What don't you see enough of in the South Bronx
On April 4, I attended a conference at Lehman College in the Bronx entitled "Community Food Assessments: A Tool for a Healthy Future"
, hosted by the Public Health Association of New York City
, which is a division of the American Public Health Association
Community Food Assessments
(or CFAs) have been used by communities to look at the ratio of establishments that purvey healthful food versus those that don't, and to determine how a community assesses its own food needs. As most of the panelists at the conference noted, in New York City this effectively meant that people of color in poor communities were disproportionately likely to have fewer healthful food options available to them: more fast food joints and bodegas selling only canned goods; fewer food coops, supermarkets, CSAs
, and other sources of nutritious food.
What was striking to me, however, was the energy from the approximately two hundred people in the room, who represented all sorts of grassroots groups around New York City. There were folks from Just Food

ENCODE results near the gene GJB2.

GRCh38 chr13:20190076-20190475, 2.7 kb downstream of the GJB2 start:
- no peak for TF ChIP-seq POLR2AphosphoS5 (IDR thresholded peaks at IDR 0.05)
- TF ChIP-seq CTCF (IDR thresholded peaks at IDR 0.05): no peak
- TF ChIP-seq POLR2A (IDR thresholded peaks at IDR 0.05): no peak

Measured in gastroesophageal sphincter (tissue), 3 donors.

, West Harlem Environmental Action Trust
, the Food Research and Action Center
, the Community Food Security Coalition
, Family Cook Productions
, Hungry Action NYS
(PDF link), the East New York Food Policy Council
, as well as city agencies such as the Harlem District Public Health Office
, and folks from East New York
, the South Bronx, Central Harlem, Williamsburg, and all over. Long-time activist Hilary Baum of the Baum Forum
also showed up.
What became clear to me is that there is an incredible amount of energy around food security, anti-obesity and anti-diabetes activism, CSAs and healthful opportunities in low-income and communities of color, but that it's still somewhat fragmented.
I learned that the new City Council head, Christine Quinn, is making food issues a priority. To that end, she is proposing establishing an Office of Hunger and Nutrition. Quinn, says, that the aim is, "by working across agencies, this office will also find solutions to the high rates of obesity that are plaguing our City, in particular low-income communities and children. This Office will work to bring healthier foods to all New Yorkers—through increasing the number of farmers' markets and making sure they can accept food stamps, and support programs that encourage physical activity for our children."
The fact that this is coming from the City Council, and that the Mayor's office has expressed interest, is a start. But dealing more effectively with the epidemic of illness and lack of food security in the City will require bolder and more drastic action. Stay posted.